The mossy Creek Path, screened by tall tree ferns and large blackwoods, which lead to the start of Turritable Creek, a small waterfall and the lower part of the Spring Path. New Nothofagus and Wollemi pines have been planted on the slope above the path.
and 177 Steps up to the house, lined with maples, magnolias, a dove tree, dogwood, Norwegian fir and enkianthus on the left on the way up and rhodendrons, mature larches, an Irish strawberry Tree, a chestnut, an oak and a parrotia.
While the Australian Open Garden Scheme has closed, the baton has been taken up by the newly formed Open Gardens Victoria and it is still possible to visit these gardens. They are running a Mt Macedon coach tour of 3 hill station gardens on 1st September 2016 and I recognized photos from both Ard Rudah and Glenrannoch. For details, see : http://www.opengardensvictoria.org.au/companies/34/62/.
431 McKinnons Bridge Rd, Noorat Close to Terang, SW Victoria 2.45 ha (6 ac)
One of Australia’s most significant gardens and an excellent example of Guilfoyle’s private garden designs. William Guilfoyle was the second Director of the Melbourne Botanic Gardens in 1873.History
1839 Niel Black, the 35 year old son of a Scottish Argylle farmer, arrived in Victoria, looking for land and he bought 50,000 acres of land at Glenormiston in partnership with 2 other men. In 1847, he built his first home, which is now Glenormiston Agricultural College. The partnership dissolved in 1868 and the land was divided into 3 lots- he lost Glenormiston and drew the southern portion on the southern foothills of Mt Noorat, an extinct volcano with rich red volcanic soil, where he built a new mansion just to the north of Dalvui. At 53 years old, he returned to Scotland, where he married, had 3 sons and died in 1880. The property eventually passed to his youngest son, Niel Walter Black, who obtained Dalvui, formerly part of the 6000 acre Mt Noorat estate.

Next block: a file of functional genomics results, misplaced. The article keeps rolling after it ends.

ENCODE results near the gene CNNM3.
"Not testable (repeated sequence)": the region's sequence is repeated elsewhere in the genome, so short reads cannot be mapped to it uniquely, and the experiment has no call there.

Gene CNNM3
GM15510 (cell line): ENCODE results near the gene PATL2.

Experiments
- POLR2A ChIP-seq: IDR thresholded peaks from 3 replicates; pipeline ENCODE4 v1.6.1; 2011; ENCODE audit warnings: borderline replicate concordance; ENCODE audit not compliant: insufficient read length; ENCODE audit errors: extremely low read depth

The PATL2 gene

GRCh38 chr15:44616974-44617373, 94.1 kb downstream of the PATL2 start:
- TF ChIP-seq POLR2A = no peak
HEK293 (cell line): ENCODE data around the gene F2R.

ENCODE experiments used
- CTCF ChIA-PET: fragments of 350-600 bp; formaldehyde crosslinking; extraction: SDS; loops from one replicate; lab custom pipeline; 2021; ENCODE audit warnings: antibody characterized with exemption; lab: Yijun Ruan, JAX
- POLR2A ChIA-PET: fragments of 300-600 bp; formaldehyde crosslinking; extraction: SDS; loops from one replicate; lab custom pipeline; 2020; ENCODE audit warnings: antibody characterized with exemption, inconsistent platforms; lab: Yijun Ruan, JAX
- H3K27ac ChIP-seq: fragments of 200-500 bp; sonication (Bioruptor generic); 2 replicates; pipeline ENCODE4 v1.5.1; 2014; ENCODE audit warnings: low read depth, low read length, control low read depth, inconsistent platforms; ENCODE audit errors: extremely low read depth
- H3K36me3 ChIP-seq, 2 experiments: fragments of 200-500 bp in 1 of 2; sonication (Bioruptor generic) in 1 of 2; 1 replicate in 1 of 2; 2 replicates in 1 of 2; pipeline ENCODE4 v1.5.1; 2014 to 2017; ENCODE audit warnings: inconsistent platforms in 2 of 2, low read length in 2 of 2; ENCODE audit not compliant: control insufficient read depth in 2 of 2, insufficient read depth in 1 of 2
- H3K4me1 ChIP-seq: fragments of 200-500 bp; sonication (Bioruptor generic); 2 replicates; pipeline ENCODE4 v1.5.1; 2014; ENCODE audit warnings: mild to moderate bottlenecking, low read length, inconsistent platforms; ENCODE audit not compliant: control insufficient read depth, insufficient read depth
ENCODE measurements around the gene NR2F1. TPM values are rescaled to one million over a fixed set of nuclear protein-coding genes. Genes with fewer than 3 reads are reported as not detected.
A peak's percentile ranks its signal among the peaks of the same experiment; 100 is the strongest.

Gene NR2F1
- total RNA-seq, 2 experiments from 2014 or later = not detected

Niel Walter Black commissioned William Guilfoyle to design a garden around his future homestead and the garden was laid out in 1898. By the time the house was built, the garden was well-established and much of the original design is still intact today. A two-storey brick Tudoresque Queen Anne style homestead was designed by Melbourne architects, Ussher and Kemp, and built between 1904-1908. The Federation house has a polygonal candle-snuffer roof, a Tudor bay window of banked gothic lights, which looks out to the garden, a grand sweeping staircase, Jacobean plaster ceilings and many Art Nouveau features. In 1909, Niel Walter Black set off for Scotland in the Waratah to find a bride, but unfortunately, the ship disappeared between Cape Town and Durban, the wreck only discovered off Durban in 1999!
In 1911, Dalvui was sold with 560 acres of land to Claude B Palmer and he lived there until his death in 1941. His wife and then son, Neville B Palmer, inherited the property, then Neville sold Dalvui in 1974. It was sold again in 1985 to Ray Williams, who began refurbishment of the house and garden. Since 1998, it has been owned by Peter and Pam Habersberger. Originally a Romney sheep stud and dairy , the property now runs 150 Murray Grey and Angus cows, though there are still some stud sheep from the original bloodlines.
Originally 5 acres with another 2.5 acres added during Ray William’s tenure, the garden still conforms to Guilfoyle’s 1898 design with sweeping lawns, rockeries, ponds, mature trees (now over 100 years old) and curved herbaceous borders of shrubs, perennials and bulbs. Essentially an inward-looking garden, it provides glimpses of the surrounding countryside, from which it is separated by a rock ha-ha wall. We were lucky enough to visit Dalvui on an open day held in October 2013 and knowing this was such a famous garden, we were first cab off the rank and able to enjoy the gardens on our own at the start.The driveway , bordered by poplars initially, then silver birches in the garden, curves across the paddocks to the garden, passing the original cypress-lined driveway on the east side. The birches are underplanted with shrubs and perennials with an emphasis on shades of green and grey foliage, blue flowers and soft colours, providing a very restful atmosphere.To the north-west of the house, the old tennis court has been converted to a series of garden rooms, created by box hedging with persimmon trees in the middle. Beautiful sweeping lawns surround the house. Paths lead to a massive rockery garden (created by Guilfoyle to disguise a natural volcanic rock outcrop), a chain of ponds and a spectacular lake .There are some beautiful old trees, one even supported by props (see 3rd photo below!) and interesting features like espaliered trees and topiary.I loved the herbaceous borders and garden beds. However, my heart was captured by the hedged kitchen garden just beside the house. This delightful small section of the garden was reason alone to visit Dalvui!